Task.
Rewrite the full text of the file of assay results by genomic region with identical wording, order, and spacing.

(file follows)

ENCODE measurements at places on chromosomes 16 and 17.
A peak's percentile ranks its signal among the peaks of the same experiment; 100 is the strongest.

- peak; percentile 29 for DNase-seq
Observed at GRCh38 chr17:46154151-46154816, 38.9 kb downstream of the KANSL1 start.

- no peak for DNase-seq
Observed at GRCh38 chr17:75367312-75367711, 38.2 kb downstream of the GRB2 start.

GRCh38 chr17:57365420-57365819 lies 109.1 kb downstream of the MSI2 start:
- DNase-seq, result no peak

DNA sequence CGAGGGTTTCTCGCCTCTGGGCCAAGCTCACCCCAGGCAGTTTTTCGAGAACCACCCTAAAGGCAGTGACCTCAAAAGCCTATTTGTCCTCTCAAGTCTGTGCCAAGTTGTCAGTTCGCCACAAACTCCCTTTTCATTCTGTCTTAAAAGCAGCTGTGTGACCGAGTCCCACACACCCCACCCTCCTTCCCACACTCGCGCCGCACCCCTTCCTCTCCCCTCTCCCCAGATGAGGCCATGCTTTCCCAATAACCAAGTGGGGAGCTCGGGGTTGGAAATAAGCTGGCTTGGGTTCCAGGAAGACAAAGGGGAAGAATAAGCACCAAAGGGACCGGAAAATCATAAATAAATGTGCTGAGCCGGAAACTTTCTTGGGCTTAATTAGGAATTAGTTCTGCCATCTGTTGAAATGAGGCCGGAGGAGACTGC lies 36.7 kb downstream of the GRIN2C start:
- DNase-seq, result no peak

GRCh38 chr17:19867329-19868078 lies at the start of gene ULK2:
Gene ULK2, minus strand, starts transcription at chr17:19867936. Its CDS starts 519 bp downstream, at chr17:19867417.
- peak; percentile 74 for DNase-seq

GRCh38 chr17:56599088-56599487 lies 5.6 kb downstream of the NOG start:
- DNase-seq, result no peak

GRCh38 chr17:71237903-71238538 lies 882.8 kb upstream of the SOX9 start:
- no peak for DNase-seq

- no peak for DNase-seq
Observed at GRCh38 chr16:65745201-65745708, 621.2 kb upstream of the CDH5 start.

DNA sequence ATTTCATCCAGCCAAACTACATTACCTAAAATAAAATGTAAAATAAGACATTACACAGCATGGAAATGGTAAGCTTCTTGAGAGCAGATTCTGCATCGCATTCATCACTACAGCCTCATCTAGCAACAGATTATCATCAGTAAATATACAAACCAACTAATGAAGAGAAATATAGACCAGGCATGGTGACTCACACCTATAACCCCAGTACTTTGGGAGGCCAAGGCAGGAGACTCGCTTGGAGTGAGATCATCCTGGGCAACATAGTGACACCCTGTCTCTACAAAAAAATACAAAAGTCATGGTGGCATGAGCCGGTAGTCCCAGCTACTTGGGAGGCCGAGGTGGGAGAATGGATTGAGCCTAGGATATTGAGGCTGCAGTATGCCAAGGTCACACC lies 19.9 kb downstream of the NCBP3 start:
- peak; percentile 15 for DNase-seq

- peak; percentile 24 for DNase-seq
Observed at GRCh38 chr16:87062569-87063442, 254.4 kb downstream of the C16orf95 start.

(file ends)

ENCODE measurements at places on chromosomes 16 and 17.
A peak's percentile ranks its signal among the peaks of the same experiment; 100 is the strongest.

- peak; percentile 29 for DNase-seq
Observed at GRCh38 chr17:46154151-46154816, 38.9 kb downstream of the KANSL1 start.

- no peak for DNase-seq
Observed at GRCh38 chr17:75367312-75367711, 38.2 kb downstream of the GRB2 start.

GRCh38 chr17:57365420-57365819 lies 109.1 kb downstream of the MSI2 start:
- DNase-seq, result no peak

DNA sequence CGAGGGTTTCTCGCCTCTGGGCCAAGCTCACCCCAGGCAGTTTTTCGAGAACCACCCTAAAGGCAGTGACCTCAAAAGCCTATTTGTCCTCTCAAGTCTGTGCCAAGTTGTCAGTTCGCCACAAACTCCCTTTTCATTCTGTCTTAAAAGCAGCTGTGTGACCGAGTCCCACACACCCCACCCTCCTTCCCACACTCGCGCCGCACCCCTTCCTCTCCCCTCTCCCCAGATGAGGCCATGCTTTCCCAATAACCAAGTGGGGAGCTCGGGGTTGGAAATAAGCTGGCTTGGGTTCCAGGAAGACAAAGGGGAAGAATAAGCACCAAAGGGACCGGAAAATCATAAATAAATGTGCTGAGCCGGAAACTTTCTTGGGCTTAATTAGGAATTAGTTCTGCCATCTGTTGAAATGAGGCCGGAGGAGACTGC lies 36.7 kb downstream of the GRIN2C start:
- DNase-seq, result no peak

GRCh38 chr17:19867329-19868078 lies at the start of gene ULK2:
Gene ULK2, minus strand, starts transcription at chr17:19867936. Its CDS starts 519 bp downstream, at chr17:19867417.
- peak; percentile 74 for DNase-seq

GRCh38 chr17:56599088-56599487 lies 5.6 kb downstream of the NOG start:
- DNase-seq, result no peak

GRCh38 chr17:71237903-71238538 lies 882.8 kb upstream of the SOX9 start:
- no peak for DNase-seq

- no peak for DNase-seq
Observed at GRCh38 chr16:65745201-65745708, 621.2 kb upstream of the CDH5 start.

DNA sequence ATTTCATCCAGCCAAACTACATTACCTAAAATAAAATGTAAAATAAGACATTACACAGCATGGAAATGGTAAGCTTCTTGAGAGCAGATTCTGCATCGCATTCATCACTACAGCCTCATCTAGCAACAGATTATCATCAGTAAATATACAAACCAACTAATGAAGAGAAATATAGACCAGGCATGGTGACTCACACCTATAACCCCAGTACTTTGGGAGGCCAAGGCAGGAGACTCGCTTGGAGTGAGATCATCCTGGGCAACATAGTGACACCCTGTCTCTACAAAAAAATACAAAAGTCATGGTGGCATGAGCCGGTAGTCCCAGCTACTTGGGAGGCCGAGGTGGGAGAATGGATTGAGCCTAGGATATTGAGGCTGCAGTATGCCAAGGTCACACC lies 19.9 kb downstream of the NCBP3 start:
- peak; percentile 15 for DNase-seq

- peak; percentile 24 for DNase-seq
Observed at GRCh38 chr16:87062569-87063442, 254.4 kb downstream of the C16orf95 start.